4. Fresh samples on which all histochemical and immunohistochemical staining can be applied. Please notify the lab before sending these samples. Wrap the sample in saline moistened (not dripping wet) gauze and placed in a dry, water tight, specimen jar or red top tube. Keep the sample refrigerated. For overnight shipping to the lab, sandwich the sample between 2cold packs and label the package “refrigerate upon arrival”. Do not ship the samples Thursdays or Fridays or before long weekends/holidays.
  5. Formalin fixed samples – if the sample is to be shipped immediately, place it directly in a water-tight container containing 10% buffered formalin. If the sample is to be shipped the following day, to minimize artifact associated with muscle contraction, immediately following sampling you can pin the muscle sample lengthwise to a piece of tongue depressor using 2 small bore needles, one positioned at each end of the sample. The following day, prior to packaging for shipping REMOVE THE NEEDLES, then send the sample in formalin (still attached to the tongue depressor), as you would any other biopsy sample.
  6. Frequently used, referral veterinary neuromuscular labs include, but are not limited to: UC Davis, Neuromuscular Disease Laboratory ( Equine Neuromuscular Diagnostic Laboratory, Michigan State University, (
  7. Animal Health Laboratory, Guelph, Ontario (

Bone lesions – please provide a description of radiographic findings. Bone samples are generally hard and require time to soak in decalcification solution following fixation to soften sufficiently for subsequently trimming. Depending on the size of these lesions, this may take several days to weeks to complete, so be prepared for delays in receiving results in these cases.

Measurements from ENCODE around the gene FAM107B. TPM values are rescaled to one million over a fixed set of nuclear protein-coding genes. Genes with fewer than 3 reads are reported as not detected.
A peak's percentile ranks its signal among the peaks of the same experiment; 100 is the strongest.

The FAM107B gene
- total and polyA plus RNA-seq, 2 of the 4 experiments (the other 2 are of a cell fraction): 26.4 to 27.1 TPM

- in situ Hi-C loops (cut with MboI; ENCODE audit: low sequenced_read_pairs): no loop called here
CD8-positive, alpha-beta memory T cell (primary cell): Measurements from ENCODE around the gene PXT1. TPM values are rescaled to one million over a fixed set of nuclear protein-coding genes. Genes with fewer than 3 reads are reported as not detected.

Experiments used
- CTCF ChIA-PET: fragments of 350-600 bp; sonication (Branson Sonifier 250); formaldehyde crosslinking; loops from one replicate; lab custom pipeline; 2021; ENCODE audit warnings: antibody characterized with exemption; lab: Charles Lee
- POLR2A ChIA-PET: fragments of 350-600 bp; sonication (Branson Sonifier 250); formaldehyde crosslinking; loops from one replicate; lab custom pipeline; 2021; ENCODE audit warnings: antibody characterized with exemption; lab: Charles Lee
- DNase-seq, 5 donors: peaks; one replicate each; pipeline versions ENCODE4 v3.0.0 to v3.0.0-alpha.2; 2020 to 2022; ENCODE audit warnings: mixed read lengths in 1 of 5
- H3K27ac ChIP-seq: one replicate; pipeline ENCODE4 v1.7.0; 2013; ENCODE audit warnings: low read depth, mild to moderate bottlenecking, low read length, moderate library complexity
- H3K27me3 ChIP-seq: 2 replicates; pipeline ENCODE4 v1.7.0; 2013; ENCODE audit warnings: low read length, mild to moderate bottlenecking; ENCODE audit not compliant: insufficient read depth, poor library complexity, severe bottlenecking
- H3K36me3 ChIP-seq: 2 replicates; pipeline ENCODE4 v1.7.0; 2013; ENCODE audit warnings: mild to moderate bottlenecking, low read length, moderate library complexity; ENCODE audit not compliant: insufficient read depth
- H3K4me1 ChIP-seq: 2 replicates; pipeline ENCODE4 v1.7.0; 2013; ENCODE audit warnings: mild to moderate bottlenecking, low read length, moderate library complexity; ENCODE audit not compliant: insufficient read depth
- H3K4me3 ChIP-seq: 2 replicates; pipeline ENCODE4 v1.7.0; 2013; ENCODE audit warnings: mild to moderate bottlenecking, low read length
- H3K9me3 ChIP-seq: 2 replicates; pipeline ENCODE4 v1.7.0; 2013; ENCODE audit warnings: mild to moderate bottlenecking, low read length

Very small tissue samples (e.g. endoscopic biopsies, core needle biopsies etc.) – should be placed directly in special histology cassettes immediately following sampling, then the cassette is placed in formalin. These cassettes have small sieve like openings which allow formalin to enter but tissues cannot escape. This keeps these small samples safe and minimally traumatized. Please contact us should you like more information regarding these cassettes.

Hollow Organs: e.g. intestine, urinary bladder, uterus

Cut open longitudinally (with care) prior to placing in formalin to ensure fixation of mucosal surfaces

Tumour Submissions

Please indicate the size, location of the mass. Whenever possible, include information such as: How long has it been present? Is it increasing in size? Does it invade surrounding tissues? or does it have a capsule?

Margin assessment – we highly recommend the use of surgical dyes to mark specific surgical margins. These dyes are relatively inexpensive, and different colors are available which can be used to identify different areas of interest. Black, yellow, purple and green are generally preferred. Unlike using sutures, these dyes do not cause tissue damage in areas of interest, and the dye remains in place following fixation and sectioning.